Amyloidoses are a spectrum of disorders caused by abnormal folding and extracellular deposition of proteins. The deposits lead to tissue damage and organ dysfunction, particularly in the heart, kidneys, and nerves. There are at least 30 different proteins that can cause amyloidosis. The clinical management depends entirely on the type of protein deposited, and thus on the underlying pathogenesis, and often requires high-risk therapeutic intervention. Application of mass spectrometry-based proteomic technologies for analysis of amyloid plaques has transformed the way amyloidosis is diagnosed and classified...
December 5, 2016: Annual Review of Pathology
Jon C Aster, Warren S Pear, Stephen C Blacklow
Notch receptors influence cellular behavior by participating in a seemingly simple signaling pathway, but outcomes produced by Notch signaling are remarkably varied depending on signal dose and cell context. Here, after briefly reviewing new insights into physiologic mechanisms of Notch signaling in healthy tissues and defects in Notch signaling that contribute to congenital disorders and viral infection, we discuss the varied roles of Notch in cancer, focusing on cell autonomous activities that may be either oncogenic or tumor suppressive...
December 5, 2016: Annual Review of Pathology
Susan Bullman, Matthew Meyerson, Aleksandar D Kostic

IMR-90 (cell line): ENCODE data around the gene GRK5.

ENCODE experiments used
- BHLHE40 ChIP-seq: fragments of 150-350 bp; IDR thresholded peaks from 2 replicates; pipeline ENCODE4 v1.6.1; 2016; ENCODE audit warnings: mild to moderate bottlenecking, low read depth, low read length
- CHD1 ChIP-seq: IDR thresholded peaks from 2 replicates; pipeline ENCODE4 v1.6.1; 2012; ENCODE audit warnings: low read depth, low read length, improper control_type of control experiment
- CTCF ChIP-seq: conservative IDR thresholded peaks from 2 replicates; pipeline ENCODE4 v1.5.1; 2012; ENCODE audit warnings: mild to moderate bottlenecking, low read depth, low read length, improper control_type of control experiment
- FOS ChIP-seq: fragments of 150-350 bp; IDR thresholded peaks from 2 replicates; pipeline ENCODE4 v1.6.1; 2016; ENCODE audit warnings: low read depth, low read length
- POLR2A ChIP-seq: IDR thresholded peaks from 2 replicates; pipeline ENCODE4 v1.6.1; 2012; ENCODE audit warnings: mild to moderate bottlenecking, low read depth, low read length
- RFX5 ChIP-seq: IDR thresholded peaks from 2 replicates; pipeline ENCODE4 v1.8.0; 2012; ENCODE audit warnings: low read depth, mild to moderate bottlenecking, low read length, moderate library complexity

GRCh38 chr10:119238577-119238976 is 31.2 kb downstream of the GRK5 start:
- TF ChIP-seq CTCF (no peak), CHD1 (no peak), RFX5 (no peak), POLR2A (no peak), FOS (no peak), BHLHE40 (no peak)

Established infectious agents continue to be a major cause of human morbidity and mortality worldwide. However, the causative agent remains unknown for a wide range of diseases; many of these are suspected to be attributable to yet undiscovered microorganisms. The advent of unbiased high-throughput sequencing and bioinformatics has enabled rapid identification and molecular characterization of known and novel infectious agents in human disease. An exciting era of microbe discovery, now underway, holds great promise for the improvement of global health via the development of antimicrobial therapies, vaccination strategies, targeted public health measures, and probiotic-based preventions and therapies...
December 5, 2016: Annual Review of Pathology
Jonathan H Esensten, Jeffrey A Bluestone, Wendell A Lim
Engineered T cells are currently in clinical trials to treat patients with cancer, solid organ transplants, and autoimmune diseases. However, the field is still in its infancy. The design, and manufacturing, of T cell therapies is not standardized and is performed mostly in academic settings by competing groups. Reliable methods to define dose and pharmacokinetics of T cell therapies need to be developed. As of mid-2016, there are no US Food and Drug Administration (FDA)-approved T cell therapeutics on the market, and FDA regulations are only slowly adapting to the new technologies...
December 5, 2016: Annual Review of Pathology
Silvia Affo, Lexing Yu, Robert F Schwabe